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God protects those near him like a loving mother hen

3 min • Digitized on August 30, 2021

From A Dialogue of Comfort Against Tribulation, page 112
By St. Thomas More

Then goeth the verse farther, and saith unto such a faithful man, et sub pennis ejus sperabis,—thy hope shall be under his feathers; that is, to wit, for the good hope thou hast in his help, he will take thee so near him into his protection, that as the hen, to keep her young chickens from the kite, nestleth them together under her own wings: so fro the devil’s claws, the ravenous kite of this dark air, the God of heaven will gather his faithful trusting folk near unto his own sides, and set them in surety very well and warm under the covering of his own heavenly wings.

And of this defence and protection our Saviour spake himself unto the Jews (as mention is made in the Gospel of St. Matthew), to whom he said in this wise: Hierusalem, Hierusalem, quæ occidis prophetas, et lapidas eos qui ad te missi sunt, quoties volui congregare te sicut gallina congregat pullos suos sub alas, et noluisti?—That is to say,—Hierusalem, Hierusalem, that killest the prophets, and stonest to death them that are sent unto thee, how often would I have gathered thee together, as the hen gathereth her chickens under her wings, and thou wouldest not?

Here are words, cousin Vincent, words of no little comfort unto every Christian man: by which we may see, with how tender affection God of his great goodness longeth to gather under the protection of his wings, and how often like a loving hen he clocketh home unto him even those chickens of his that wilfully walk abroad in the kite’s danger, and will not come at his clocking, but ever the more he clocketh for them, the farther they go from him.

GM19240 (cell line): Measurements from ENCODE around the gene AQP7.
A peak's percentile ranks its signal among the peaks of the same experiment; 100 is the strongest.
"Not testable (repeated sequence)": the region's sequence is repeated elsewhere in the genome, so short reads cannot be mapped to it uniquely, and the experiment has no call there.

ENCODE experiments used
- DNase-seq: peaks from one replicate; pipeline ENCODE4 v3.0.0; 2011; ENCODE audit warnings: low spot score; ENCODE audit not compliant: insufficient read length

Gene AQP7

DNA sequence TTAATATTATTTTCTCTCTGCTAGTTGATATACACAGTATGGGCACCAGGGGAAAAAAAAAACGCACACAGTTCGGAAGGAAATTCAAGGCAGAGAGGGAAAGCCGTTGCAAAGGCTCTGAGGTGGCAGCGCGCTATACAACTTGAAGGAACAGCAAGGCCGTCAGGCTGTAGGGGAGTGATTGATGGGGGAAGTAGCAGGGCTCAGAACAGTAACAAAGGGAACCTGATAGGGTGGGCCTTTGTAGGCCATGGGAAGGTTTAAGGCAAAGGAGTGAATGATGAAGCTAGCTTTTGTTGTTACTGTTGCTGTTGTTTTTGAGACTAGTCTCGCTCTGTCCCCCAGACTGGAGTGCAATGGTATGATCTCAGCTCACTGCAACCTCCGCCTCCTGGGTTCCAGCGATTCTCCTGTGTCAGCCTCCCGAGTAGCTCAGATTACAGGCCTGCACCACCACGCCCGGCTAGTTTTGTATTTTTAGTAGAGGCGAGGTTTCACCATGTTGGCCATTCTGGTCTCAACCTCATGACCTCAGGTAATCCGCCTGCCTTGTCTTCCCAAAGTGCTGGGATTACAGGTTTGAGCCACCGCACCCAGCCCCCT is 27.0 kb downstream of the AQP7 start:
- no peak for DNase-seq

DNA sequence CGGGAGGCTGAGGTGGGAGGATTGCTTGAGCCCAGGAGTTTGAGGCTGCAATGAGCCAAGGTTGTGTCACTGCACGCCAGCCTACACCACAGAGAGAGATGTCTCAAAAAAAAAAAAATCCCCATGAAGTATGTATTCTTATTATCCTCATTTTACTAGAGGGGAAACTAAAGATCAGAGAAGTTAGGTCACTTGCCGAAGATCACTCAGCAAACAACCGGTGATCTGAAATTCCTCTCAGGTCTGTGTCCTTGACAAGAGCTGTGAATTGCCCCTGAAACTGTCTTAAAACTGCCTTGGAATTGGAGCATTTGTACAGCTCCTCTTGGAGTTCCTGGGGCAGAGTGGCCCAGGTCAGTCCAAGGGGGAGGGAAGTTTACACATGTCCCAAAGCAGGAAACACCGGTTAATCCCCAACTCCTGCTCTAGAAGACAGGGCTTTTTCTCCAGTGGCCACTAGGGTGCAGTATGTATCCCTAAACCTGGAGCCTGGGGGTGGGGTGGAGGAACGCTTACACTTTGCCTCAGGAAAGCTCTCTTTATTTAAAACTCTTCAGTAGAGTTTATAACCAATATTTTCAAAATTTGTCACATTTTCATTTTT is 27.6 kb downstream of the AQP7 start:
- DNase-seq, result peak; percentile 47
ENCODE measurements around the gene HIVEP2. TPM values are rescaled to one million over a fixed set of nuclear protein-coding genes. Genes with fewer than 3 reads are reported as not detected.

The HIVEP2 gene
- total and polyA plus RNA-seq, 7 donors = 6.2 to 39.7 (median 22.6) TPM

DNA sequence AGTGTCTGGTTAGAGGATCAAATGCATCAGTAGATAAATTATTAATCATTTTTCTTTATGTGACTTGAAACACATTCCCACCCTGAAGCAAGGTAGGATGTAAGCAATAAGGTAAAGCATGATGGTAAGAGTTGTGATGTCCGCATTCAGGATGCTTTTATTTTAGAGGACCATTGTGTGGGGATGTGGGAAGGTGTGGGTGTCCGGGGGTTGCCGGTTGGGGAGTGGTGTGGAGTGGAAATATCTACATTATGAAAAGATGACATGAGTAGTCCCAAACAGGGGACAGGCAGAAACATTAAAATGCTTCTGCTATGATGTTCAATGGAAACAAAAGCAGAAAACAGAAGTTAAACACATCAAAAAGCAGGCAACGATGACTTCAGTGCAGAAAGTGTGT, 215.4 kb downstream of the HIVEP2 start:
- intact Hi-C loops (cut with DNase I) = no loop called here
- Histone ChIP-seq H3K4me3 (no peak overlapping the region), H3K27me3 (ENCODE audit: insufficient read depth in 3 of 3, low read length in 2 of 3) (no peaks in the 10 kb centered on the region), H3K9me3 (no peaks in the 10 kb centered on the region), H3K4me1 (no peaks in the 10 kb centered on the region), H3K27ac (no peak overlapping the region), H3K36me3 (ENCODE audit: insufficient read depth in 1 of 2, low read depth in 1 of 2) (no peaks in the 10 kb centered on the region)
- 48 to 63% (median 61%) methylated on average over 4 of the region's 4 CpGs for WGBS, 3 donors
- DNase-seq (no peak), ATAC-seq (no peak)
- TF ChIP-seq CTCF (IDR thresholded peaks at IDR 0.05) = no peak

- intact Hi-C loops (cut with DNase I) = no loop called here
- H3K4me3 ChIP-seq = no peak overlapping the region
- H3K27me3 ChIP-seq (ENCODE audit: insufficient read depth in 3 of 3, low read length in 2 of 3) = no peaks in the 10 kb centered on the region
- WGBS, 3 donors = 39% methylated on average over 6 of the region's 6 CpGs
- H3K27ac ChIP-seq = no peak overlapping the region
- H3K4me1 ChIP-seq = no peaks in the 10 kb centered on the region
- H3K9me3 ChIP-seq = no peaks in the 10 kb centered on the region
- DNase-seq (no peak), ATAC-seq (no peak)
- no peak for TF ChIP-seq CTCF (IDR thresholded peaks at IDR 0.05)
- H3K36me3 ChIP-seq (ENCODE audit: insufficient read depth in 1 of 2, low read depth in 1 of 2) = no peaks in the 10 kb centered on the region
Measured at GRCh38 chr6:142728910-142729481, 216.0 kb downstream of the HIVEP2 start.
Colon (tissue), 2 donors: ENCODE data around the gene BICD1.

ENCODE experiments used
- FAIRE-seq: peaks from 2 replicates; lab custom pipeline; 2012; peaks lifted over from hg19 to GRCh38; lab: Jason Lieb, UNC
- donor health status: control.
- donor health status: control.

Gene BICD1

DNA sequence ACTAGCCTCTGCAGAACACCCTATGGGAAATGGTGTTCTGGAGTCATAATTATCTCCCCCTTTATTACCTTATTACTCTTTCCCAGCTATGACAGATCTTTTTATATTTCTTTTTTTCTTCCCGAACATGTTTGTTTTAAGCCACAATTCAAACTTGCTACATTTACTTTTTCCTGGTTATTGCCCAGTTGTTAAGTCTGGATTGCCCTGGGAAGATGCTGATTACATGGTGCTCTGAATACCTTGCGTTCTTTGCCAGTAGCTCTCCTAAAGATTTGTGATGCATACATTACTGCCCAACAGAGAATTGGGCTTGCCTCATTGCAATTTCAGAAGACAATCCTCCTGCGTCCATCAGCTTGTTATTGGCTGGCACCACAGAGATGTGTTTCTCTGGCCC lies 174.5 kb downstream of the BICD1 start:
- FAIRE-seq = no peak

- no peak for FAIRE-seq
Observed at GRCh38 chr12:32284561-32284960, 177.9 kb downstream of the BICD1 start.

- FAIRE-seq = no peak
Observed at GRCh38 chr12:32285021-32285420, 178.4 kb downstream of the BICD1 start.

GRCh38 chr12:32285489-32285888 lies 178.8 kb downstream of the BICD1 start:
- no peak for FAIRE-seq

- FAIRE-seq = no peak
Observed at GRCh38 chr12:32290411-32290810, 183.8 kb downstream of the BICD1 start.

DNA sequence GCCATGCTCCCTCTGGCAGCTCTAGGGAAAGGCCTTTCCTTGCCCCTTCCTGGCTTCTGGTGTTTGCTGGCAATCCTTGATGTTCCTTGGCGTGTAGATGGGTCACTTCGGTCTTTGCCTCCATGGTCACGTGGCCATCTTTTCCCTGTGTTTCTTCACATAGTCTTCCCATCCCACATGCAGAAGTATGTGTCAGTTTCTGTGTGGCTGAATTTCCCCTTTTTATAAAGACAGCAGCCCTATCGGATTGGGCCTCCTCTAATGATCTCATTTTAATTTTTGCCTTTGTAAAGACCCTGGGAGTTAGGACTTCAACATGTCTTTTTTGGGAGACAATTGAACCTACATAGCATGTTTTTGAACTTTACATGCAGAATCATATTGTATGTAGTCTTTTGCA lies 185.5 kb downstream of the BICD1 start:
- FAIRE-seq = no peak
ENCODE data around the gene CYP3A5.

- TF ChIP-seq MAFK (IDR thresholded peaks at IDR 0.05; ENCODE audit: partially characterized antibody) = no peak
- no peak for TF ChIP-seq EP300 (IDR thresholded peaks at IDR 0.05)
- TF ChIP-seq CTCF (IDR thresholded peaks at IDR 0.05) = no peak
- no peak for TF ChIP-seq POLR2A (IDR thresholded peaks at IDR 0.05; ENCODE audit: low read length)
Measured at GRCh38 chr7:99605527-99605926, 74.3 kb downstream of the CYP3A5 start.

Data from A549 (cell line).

And, therefore, can we not doubt, if we will follow him, and with faithful hope come run unto him, but that he shall in all matter of temptation take us near unto him, and set us even under his wings, and then are we safe, if we will tarry there.

For against our will can there no power pull us thence, nor hurt our souls there. Pone me (saith the prophet) juxta te, et cujusvis manus pugnet contra me,—Set me near unto thee, and fight against me whose hand that will.

And to shew the great safeguard and surety that we shall have, while we sit under his heavenly feathers, the prophet saith yet a great deal farther: In velamento alarum tuarum exultatio, that is, to wit, that we shall not only (when we sit by his sweet side under his holy wing) sit in safeguard; but that we shall also under the covering of his heavenly wings, with great exultation rejoice.

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